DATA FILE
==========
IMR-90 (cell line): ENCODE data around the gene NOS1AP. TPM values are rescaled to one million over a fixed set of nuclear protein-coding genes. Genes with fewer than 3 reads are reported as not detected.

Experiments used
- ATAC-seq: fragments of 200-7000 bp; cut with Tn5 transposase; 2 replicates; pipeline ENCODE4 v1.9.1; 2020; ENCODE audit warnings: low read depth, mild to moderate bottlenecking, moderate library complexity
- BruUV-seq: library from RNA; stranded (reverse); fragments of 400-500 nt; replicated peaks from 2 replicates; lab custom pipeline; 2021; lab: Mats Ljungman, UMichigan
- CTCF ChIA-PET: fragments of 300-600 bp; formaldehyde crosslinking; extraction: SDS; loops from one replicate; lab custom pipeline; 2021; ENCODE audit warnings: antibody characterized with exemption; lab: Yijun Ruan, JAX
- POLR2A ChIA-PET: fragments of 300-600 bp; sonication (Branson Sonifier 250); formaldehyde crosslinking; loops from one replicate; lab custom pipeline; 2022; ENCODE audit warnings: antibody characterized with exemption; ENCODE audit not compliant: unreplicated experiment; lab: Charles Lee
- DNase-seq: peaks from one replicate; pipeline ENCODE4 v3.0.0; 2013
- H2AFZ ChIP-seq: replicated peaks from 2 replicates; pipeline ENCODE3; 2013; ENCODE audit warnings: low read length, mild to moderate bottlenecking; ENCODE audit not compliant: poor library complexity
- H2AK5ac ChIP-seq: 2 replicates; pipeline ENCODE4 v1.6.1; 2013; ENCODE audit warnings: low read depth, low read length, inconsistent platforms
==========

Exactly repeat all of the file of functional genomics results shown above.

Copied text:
IMR-90 (cell line): ENCODE data around the gene NOS1AP. TPM values are rescaled to one million over a fixed set of nuclear protein-coding genes. Genes with fewer than 3 reads are reported as not detected.

Experiments used
- ATAC-seq: fragments of 200-7000 bp; cut with Tn5 transposase; 2 replicates; pipeline ENCODE4 v1.9.1; 2020; ENCODE audit warnings: low read depth, mild to moderate bottlenecking, moderate library complexity
- BruUV-seq: library from RNA; stranded (reverse); fragments of 400-500 nt; replicated peaks from 2 replicates; lab custom pipeline; 2021; lab: Mats Ljungman, UMichigan
- CTCF ChIA-PET: fragments of 300-600 bp; formaldehyde crosslinking; extraction: SDS; loops from one replicate; lab custom pipeline; 2021; ENCODE audit warnings: antibody characterized with exemption; lab: Yijun Ruan, JAX
- POLR2A ChIA-PET: fragments of 300-600 bp; sonication (Branson Sonifier 250); formaldehyde crosslinking; loops from one replicate; lab custom pipeline; 2022; ENCODE audit warnings: antibody characterized with exemption; ENCODE audit not compliant: unreplicated experiment; lab: Charles Lee
- DNase-seq: peaks from one replicate; pipeline ENCODE4 v3.0.0; 2013
- H2AFZ ChIP-seq: replicated peaks from 2 replicates; pipeline ENCODE3; 2013; ENCODE audit warnings: low read length, mild to moderate bottlenecking; ENCODE audit not compliant: poor library complexity
- H2AK5ac ChIP-seq: 2 replicates; pipeline ENCODE4 v1.6.1; 2013; ENCODE audit warnings: low read depth, low read length, inconsistent platforms